He says with uncertainty in the economy right now and without knowing how long it will last, the next two years may be tough.
Southeast Asia Landmark’s Tan, however, is unfazed and firmly believes that while the current property market is challenging — in line with the situation in the overall macroeconomic environment — exclusive projects with well-thought-out designs and good locations are still in demand.
“The market feedback is that small and exclusive projects are still doing alright. I believe high-rises with nice features and good quality will still be appealing. There is a market for nicer products compared with the mass market products.”
He says the company is targeting middle to high-income professionals and expatriates as well as existing residents in the area who are looking to upgrade.
“The development is very accessible. The project is 300m from the Jalan Lingkaran Dalam that connects directly to the CIQ (Sultan Iskandar Custom & Immigration Quarantine Complex), which is part of the Southern Integrated Gateway project. It is also a mere eight-minute drive from the JB Sentral railway hub near the Johor Causeway and seven minutes from Komtar Johor Baru City Centre and Persada Johor International Convention Centre.”
Nearby landmarks include the KPJ Johor Specialist Hospital, the English College (also known as Maktab Sultan Abu Bakar) and Thistle Hotel.
One downside to the development is that it is more suited to those who own their own vehicle as public transport is scarce. There is, however, a bus stop about ½km away.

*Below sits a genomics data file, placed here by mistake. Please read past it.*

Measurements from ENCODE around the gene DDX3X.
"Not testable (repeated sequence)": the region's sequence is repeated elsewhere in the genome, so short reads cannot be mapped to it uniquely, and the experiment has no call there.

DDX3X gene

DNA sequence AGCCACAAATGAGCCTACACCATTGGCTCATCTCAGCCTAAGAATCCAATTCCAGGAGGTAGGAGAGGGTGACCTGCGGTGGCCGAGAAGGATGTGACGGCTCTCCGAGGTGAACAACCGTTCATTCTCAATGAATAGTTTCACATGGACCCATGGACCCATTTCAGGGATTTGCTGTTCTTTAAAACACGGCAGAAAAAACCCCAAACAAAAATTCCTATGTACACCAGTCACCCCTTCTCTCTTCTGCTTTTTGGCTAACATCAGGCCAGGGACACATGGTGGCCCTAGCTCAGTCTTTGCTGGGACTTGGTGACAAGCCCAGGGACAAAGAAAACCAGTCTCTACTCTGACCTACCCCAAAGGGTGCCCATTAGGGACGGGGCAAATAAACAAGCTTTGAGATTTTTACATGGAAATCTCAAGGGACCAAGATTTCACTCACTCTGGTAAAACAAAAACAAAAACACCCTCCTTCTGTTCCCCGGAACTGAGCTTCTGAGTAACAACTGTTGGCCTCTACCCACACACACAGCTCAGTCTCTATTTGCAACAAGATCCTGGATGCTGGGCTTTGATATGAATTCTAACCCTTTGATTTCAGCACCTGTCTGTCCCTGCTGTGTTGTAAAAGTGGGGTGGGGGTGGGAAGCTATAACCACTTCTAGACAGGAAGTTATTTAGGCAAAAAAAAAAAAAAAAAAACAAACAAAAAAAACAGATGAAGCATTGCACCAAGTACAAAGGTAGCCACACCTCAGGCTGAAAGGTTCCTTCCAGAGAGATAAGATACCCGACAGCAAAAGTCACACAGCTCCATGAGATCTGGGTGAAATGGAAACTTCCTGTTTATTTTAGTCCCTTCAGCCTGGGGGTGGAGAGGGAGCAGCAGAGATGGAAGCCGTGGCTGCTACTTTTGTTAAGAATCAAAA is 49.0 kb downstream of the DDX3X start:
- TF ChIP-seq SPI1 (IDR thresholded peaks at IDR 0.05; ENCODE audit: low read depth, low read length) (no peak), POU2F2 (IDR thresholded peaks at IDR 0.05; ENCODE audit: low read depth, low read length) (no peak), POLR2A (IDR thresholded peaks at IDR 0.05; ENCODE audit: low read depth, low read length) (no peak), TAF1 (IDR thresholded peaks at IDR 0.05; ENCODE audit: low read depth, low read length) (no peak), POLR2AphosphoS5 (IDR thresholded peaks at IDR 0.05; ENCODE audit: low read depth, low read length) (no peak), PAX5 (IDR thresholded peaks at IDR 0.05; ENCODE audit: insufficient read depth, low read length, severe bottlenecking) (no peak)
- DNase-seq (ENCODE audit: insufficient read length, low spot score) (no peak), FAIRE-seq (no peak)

So what’s in store for this new company? “Well, we have another parcel 500m from The Straits. It’s 1.2 acres, also freehold. We plan to build a similar development, The Peninsular, which will have the same concept but a different design. The Peninsular will have more rooms and is targeted to be launched in the second quarter of next year,” says Tan.
It will have 250 units and be 28 to 30 storeys high.
“There will be an al fresco restaurant on the ground floor and it will be dual-key units, a more modern family unit. There will be two swimming pool deck areas … a jogging track and, like The Straits, the outer façade will have a different design on each side.”
Tan says more environmentally friendly materials will be used in The Peninsular. Built-ups for the units will range from 500 to 1,600 sq ft.
“So with all this going on, we will be busy for the next three years or so,” he concludes.
This article first appeared in City & Country, The Edge Malaysia Weekly, on January 26 - February 01 , 2015.